It’s a project. Actually more of a grueling, life altering THESIS.
When you start therapy or healing inner work, it would be helpful to understand the magnitude of what you’re going to have to take on. In readings of therapist’s books, articles, websites and in talking to people who have undergone therapy, there is usually no mention of the breadth and scope of the task to come. Perhaps there is good reason for this as you don’t want to scare people away. Conversely though, it can be helpful with regards to people’s acceptance of what has to be done, and also in preventing frustration when results don’t come fast enough.
When the realization hits that you’re going to need to start looking within or go to therapy, the natural and common expectation is to do the minimum required in the shortest amount of time. A logical goal for most tasks. Many therapy clinics ask that patients give themselves at least 10 sessions in order to see some improvement, with a certain number seeing some positive change.
The reality though, is that it usually takes 5-10+ YEARS before one feels they have a sense of making real progress from the issues that first destabilized them.
That’s very different than going to 10 sessions (10 weeks) of therapy or reading a book and doing the exercises at the end.
Within this 5-10+ year period, daily work must be done, on top of the therapy visits. One famous therapist told all her new clients that she wouldn’t do therapy with them unless they devoted 1 hour per day to the process at minimum. She knew that without that extra work the efforts made in therapy tended to stagnate or have to be repeated.
On top of the daily work, an awareness has to be taken on throughout the day. Bringing consciousness to your thinking, decisions, reactions and feelings is needed to move the whole effort forward. This entire time frame has to be digested and integrated into one’s expectations of the road ahead.
At one point in this decade long process it will probably be necessary, and highly recommended, to see a competent and qualified therapist. Although they are expensive, a good therapist is well worth the money invested. Their role is to create safety and stability for their patients, which allows the process to really open up and progress way beyond what people could do for themselves at home. Therapists, with their years of experience, also act as a guide so that you’re not wandering around, flailing in the dark for years while you suffer more than you need to and waste precious moments of your life.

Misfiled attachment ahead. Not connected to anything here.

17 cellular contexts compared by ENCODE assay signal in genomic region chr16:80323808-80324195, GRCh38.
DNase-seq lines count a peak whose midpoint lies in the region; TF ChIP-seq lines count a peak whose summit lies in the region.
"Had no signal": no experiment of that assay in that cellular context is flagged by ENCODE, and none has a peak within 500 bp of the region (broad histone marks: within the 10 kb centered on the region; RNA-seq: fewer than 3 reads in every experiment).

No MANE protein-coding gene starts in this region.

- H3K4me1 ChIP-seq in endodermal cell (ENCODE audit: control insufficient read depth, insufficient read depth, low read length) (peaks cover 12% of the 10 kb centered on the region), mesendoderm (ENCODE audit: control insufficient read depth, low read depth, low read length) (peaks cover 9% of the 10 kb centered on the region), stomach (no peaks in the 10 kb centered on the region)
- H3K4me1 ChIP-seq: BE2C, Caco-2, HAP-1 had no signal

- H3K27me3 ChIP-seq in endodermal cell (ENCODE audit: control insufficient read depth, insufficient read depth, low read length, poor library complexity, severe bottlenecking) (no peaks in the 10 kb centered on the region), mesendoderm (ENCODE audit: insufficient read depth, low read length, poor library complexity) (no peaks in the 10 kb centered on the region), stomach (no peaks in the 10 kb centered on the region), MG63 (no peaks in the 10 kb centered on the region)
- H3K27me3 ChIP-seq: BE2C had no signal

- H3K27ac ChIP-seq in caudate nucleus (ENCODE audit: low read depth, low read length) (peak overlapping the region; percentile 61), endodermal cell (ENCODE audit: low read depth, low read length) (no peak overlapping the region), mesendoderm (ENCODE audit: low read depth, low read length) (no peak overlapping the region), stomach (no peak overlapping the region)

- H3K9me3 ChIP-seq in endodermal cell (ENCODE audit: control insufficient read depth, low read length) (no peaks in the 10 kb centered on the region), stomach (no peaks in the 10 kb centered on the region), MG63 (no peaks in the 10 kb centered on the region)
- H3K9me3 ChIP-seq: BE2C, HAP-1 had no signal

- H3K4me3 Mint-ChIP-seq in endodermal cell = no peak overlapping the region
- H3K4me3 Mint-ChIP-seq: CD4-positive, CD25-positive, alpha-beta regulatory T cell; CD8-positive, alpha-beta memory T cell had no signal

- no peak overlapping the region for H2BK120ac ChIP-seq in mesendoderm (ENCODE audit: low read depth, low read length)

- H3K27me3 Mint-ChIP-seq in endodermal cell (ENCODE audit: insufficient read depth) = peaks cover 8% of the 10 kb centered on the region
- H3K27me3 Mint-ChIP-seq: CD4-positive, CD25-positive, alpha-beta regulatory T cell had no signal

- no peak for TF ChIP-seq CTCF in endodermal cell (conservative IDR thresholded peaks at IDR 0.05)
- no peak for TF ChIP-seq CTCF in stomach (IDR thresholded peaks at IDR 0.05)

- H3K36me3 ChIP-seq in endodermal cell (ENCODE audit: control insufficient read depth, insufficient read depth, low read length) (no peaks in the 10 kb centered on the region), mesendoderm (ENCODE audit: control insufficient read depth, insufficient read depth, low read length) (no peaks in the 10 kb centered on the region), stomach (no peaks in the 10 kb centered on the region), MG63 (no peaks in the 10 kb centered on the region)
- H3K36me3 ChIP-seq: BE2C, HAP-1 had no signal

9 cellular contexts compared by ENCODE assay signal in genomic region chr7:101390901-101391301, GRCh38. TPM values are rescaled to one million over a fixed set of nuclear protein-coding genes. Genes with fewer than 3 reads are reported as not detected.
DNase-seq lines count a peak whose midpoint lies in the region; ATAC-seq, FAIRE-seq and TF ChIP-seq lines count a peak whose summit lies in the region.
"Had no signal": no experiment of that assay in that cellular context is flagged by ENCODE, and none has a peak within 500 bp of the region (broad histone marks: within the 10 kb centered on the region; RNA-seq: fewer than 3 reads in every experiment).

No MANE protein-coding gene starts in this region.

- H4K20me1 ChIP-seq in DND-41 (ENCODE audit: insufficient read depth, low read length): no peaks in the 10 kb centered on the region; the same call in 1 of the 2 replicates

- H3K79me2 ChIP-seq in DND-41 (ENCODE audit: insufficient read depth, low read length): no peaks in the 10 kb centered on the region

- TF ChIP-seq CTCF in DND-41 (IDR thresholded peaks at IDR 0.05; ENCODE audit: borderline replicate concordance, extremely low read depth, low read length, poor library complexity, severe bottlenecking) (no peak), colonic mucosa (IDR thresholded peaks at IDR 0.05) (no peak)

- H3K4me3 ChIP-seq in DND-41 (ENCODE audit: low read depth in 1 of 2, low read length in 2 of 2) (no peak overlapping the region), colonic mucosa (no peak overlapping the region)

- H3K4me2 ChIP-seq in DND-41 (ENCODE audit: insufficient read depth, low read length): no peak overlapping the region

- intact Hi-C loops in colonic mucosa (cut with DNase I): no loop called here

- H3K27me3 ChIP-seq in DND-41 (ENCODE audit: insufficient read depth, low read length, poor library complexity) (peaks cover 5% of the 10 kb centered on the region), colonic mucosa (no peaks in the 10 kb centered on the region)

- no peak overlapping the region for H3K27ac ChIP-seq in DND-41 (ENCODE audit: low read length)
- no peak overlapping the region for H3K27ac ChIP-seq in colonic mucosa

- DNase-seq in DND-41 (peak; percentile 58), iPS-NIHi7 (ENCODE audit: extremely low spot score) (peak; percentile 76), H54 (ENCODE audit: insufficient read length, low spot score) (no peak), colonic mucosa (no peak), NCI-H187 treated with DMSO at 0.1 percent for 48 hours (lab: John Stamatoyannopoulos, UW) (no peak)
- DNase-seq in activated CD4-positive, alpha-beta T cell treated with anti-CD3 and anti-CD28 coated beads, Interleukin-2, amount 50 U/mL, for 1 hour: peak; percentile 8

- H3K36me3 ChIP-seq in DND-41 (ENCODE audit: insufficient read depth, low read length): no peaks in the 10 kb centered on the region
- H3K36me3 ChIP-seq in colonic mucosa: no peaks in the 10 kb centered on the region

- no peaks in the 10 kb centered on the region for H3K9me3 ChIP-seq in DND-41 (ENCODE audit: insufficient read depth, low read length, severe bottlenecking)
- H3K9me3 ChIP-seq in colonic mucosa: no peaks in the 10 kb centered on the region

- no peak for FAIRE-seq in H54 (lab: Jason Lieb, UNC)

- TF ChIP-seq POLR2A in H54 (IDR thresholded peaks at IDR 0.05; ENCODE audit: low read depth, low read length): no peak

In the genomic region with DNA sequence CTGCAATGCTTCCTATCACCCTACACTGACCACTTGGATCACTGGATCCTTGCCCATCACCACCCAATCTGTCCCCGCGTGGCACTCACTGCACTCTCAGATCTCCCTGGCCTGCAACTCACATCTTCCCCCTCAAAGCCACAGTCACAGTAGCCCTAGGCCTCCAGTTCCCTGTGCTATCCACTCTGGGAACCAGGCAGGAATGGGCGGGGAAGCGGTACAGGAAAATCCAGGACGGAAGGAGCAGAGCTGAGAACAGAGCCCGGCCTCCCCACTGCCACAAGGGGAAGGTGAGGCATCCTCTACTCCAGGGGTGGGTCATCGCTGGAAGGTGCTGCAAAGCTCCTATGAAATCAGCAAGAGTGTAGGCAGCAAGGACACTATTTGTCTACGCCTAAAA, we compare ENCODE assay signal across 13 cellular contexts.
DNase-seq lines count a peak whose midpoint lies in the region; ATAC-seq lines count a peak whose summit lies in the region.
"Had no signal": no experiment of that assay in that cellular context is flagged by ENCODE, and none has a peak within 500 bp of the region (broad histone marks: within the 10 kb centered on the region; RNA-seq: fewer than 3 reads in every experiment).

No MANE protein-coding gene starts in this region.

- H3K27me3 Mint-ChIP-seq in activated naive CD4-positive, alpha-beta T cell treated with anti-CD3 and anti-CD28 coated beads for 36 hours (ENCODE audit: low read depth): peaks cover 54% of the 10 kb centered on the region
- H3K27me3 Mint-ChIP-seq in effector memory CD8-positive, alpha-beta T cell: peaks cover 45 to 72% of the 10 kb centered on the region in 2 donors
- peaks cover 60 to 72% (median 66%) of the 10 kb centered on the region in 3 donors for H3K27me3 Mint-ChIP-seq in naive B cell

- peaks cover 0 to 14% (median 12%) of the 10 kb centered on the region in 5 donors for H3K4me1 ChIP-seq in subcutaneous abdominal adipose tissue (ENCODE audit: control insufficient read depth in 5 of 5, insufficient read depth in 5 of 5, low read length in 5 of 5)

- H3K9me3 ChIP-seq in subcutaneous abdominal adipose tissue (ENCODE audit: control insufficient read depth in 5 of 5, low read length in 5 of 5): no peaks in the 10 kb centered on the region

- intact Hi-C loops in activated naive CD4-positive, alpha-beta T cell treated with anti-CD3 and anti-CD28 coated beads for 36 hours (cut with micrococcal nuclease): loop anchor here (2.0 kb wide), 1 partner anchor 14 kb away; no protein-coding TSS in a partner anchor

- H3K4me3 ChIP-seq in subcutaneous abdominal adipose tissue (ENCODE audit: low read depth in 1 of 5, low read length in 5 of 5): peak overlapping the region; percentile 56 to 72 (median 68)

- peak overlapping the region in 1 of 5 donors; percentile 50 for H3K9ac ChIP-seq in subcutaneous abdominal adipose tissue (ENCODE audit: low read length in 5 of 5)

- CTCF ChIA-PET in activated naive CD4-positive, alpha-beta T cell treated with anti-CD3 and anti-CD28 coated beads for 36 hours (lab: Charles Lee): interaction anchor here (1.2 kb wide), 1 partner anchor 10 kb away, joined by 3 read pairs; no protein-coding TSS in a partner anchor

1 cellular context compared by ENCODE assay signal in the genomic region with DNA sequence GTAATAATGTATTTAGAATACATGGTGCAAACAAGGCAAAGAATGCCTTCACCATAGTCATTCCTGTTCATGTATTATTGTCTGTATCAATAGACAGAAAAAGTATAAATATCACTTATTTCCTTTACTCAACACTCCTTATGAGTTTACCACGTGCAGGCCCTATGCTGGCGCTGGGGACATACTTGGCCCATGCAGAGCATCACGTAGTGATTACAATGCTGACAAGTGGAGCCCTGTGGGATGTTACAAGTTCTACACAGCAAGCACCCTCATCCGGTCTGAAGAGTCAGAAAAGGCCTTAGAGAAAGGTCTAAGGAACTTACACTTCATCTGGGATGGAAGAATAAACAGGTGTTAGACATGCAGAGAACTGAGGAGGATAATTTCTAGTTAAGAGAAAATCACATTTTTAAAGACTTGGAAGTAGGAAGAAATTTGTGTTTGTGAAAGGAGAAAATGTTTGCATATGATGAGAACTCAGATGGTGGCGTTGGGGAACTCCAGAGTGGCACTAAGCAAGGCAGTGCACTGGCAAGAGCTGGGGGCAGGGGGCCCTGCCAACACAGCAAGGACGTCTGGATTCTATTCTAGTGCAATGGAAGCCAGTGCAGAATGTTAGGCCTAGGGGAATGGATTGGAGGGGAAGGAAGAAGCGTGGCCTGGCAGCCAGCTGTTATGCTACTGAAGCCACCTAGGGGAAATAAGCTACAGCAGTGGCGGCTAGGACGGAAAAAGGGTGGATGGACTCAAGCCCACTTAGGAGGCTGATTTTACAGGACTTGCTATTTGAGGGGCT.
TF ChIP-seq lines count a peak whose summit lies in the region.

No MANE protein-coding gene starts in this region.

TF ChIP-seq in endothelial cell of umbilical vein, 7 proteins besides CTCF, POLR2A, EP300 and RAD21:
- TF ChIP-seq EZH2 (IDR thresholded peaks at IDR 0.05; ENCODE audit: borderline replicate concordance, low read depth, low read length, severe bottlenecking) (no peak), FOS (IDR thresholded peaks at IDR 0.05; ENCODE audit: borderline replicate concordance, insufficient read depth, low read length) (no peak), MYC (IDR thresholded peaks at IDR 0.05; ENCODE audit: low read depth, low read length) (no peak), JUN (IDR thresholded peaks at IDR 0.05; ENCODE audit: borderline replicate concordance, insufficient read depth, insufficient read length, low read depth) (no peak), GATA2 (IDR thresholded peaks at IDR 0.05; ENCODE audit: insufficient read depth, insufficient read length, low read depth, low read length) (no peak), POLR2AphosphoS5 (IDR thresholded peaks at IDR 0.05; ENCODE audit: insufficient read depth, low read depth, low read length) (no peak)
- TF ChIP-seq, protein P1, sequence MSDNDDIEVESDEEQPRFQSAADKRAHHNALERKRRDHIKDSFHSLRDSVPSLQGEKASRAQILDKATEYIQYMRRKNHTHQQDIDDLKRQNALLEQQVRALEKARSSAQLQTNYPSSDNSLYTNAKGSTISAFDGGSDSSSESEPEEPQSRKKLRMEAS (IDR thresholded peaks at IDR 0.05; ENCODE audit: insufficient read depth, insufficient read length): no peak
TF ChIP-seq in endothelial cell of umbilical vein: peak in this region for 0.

When looking for a therapist, do your research and make sure you end up with one that you click with. They should make you feel comfortable and safe enough to open up while simultaneously pushing you to places you may not want to go, or making you see things about yourself you’d rather not.
Inner work is a daily task that involve these 3 main areas:
1- Writing/Journaling: It’s something most people hate to do but it’s importance can’t be overstated. Most thoughts and inner psychic feelings are experienced as vague notions, as if in a haze. We can see it and categorize it to some degree, but it’s hard to crystallize and “pin it down” so to speak. Writing allows one to clarify their thoughts and bring these deep feelings and perspectives about oneself to the surface, where they can be dealt with.
2- Dream work: There’s a reason that people have recurring dreams and nightmares and that’s because their unconscious is trying to tell them something. Carl Jung believed that dreams do the work of integrating our conscious and unconscious minds, and the characters in our dreams may be trying to get us to acknowledge a part of ourselves that we are repressing.